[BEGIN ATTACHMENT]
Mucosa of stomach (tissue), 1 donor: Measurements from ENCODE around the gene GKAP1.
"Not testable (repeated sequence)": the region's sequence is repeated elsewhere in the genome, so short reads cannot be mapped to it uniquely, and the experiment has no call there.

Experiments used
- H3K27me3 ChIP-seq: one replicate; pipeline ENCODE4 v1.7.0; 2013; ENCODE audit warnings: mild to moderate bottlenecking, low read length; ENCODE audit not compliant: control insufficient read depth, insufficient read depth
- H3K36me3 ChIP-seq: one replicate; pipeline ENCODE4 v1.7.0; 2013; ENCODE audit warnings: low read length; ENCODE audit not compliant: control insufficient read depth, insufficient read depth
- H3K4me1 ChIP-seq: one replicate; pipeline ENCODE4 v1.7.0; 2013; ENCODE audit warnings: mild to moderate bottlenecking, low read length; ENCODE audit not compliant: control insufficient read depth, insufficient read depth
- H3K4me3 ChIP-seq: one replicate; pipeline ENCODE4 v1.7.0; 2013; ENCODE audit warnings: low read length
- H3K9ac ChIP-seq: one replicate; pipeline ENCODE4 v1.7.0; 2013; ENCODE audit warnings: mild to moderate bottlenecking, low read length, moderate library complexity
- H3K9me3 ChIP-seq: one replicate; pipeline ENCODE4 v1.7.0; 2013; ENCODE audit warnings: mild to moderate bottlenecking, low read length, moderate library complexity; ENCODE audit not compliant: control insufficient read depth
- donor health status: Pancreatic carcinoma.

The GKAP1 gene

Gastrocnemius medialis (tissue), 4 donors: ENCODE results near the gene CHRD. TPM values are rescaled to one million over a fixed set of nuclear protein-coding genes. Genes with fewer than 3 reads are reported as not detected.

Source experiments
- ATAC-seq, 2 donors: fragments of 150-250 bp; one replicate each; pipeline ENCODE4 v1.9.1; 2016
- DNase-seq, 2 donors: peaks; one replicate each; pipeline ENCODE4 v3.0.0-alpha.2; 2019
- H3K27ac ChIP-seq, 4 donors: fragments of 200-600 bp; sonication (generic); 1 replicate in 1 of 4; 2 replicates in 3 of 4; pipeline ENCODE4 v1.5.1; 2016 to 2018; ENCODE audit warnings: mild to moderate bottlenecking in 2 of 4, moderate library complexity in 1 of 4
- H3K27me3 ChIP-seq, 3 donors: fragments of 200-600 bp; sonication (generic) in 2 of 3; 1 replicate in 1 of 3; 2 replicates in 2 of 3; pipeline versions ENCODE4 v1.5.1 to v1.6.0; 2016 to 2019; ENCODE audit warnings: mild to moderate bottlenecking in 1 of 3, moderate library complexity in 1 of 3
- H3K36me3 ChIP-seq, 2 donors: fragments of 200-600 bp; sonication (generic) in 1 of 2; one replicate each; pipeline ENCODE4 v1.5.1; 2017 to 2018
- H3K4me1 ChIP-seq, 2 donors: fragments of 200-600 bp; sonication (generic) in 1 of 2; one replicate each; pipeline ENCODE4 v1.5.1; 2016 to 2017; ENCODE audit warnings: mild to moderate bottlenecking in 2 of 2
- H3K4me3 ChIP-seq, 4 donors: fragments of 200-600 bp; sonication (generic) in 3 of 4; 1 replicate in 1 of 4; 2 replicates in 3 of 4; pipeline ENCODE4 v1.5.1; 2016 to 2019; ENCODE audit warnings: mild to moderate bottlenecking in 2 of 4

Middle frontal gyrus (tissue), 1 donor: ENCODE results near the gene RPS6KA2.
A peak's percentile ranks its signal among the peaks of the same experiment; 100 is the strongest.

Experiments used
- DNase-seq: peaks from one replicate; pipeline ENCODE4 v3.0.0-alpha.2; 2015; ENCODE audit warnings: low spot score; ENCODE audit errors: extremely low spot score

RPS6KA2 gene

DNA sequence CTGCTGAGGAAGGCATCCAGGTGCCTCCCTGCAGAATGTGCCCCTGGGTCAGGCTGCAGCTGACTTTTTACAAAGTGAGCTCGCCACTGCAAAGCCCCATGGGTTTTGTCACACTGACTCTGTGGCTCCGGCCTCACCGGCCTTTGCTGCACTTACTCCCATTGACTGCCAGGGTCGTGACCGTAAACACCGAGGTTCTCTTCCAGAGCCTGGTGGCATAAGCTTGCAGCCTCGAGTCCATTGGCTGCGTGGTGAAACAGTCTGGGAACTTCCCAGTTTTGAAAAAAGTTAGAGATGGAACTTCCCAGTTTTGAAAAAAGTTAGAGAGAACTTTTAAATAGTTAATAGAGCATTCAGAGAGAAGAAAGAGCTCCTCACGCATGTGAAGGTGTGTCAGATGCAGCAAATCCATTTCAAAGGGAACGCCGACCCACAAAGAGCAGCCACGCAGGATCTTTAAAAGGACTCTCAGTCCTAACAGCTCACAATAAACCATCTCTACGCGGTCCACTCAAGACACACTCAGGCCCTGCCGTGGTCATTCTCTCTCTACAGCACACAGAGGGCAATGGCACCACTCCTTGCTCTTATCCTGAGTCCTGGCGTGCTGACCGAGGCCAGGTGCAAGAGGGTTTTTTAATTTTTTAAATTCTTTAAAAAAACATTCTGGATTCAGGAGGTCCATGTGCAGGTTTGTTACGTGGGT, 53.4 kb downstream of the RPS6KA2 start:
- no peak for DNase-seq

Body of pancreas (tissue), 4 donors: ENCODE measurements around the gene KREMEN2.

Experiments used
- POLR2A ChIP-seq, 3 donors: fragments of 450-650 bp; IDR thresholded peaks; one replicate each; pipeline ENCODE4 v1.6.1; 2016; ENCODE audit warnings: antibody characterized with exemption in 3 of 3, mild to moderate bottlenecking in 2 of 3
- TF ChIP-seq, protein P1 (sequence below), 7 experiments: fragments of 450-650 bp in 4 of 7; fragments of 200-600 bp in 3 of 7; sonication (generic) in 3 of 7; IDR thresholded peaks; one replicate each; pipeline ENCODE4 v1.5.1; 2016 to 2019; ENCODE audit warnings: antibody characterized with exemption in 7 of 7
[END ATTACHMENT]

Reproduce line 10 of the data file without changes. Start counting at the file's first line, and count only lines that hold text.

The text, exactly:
- donor health status: Pancreatic carcinoma.